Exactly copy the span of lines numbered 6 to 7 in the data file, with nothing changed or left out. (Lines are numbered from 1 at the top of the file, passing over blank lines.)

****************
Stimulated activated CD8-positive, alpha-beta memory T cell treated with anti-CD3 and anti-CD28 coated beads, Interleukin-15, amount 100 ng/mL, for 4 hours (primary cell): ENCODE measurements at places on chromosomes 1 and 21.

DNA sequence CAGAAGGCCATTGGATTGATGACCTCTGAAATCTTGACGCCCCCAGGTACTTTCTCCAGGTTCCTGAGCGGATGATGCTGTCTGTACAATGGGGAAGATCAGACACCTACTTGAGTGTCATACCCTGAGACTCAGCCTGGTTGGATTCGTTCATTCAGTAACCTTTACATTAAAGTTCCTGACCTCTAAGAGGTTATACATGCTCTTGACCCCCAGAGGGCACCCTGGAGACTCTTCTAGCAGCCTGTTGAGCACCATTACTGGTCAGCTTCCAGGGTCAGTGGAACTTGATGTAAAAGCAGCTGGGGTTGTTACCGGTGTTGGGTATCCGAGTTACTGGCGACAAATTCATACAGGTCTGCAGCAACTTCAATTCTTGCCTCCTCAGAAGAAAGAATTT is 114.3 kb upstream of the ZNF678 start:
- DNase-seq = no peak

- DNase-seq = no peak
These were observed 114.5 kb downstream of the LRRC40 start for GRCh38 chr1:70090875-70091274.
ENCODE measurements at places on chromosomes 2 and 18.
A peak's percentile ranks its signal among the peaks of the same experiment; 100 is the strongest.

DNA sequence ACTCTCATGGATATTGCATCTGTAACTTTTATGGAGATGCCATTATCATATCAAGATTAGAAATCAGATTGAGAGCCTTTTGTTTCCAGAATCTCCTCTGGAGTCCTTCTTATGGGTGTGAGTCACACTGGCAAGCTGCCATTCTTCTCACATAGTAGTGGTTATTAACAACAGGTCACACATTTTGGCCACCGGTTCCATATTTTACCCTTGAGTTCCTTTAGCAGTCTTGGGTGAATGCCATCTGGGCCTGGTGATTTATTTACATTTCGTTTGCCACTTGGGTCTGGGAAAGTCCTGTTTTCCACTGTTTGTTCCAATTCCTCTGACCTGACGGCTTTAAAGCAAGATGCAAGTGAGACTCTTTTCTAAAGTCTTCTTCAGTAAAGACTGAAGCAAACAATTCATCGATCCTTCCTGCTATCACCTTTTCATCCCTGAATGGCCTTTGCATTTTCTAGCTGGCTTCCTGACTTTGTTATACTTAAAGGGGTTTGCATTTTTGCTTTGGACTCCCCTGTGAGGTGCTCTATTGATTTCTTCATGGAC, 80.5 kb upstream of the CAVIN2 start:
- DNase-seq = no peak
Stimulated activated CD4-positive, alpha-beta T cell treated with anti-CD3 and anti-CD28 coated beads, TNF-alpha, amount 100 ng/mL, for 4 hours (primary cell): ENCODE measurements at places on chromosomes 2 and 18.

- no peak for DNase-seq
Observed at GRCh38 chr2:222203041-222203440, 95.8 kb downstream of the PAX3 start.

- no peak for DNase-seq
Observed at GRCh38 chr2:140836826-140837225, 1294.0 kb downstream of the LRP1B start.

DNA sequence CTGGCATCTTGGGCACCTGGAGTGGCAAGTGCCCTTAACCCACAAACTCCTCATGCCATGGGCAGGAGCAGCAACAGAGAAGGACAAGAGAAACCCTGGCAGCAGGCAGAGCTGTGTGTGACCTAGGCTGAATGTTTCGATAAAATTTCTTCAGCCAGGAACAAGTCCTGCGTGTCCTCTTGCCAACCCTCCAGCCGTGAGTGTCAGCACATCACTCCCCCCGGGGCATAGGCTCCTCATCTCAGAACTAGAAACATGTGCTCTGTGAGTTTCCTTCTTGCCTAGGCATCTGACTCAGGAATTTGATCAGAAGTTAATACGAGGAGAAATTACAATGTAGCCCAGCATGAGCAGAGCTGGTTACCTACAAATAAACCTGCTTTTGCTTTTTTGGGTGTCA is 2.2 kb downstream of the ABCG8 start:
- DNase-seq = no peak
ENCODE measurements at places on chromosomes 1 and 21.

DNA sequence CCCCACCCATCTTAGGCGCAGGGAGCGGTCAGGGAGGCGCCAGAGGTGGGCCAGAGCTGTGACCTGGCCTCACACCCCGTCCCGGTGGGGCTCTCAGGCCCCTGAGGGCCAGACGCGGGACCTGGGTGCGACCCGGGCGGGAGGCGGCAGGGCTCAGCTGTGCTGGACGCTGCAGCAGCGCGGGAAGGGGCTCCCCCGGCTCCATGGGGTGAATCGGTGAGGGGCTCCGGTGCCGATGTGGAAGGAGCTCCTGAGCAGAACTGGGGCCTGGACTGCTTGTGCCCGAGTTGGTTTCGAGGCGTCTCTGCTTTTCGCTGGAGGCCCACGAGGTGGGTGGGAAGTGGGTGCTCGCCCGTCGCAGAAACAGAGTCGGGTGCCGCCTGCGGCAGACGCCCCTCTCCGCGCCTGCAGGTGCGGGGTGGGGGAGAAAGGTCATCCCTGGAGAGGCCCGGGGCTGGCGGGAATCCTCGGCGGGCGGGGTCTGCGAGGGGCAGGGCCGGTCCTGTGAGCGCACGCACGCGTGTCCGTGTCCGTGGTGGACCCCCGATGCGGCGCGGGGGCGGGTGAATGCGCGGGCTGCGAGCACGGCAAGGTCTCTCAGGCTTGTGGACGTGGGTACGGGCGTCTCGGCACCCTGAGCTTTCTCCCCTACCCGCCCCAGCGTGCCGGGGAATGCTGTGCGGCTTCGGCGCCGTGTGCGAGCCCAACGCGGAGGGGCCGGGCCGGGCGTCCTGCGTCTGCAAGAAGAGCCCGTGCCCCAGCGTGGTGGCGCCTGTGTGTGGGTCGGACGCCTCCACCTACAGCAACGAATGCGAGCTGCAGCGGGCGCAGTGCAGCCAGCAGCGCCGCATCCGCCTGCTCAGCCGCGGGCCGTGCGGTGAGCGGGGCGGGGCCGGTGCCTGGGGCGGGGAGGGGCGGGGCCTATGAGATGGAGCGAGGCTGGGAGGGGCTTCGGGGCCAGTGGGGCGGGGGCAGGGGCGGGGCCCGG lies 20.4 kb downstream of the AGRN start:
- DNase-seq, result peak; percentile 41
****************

ENCODE measurements at places on chromosomes 2 and 18.
A peak's percentile ranks its signal among the peaks of the same experiment; 100 is the strongest.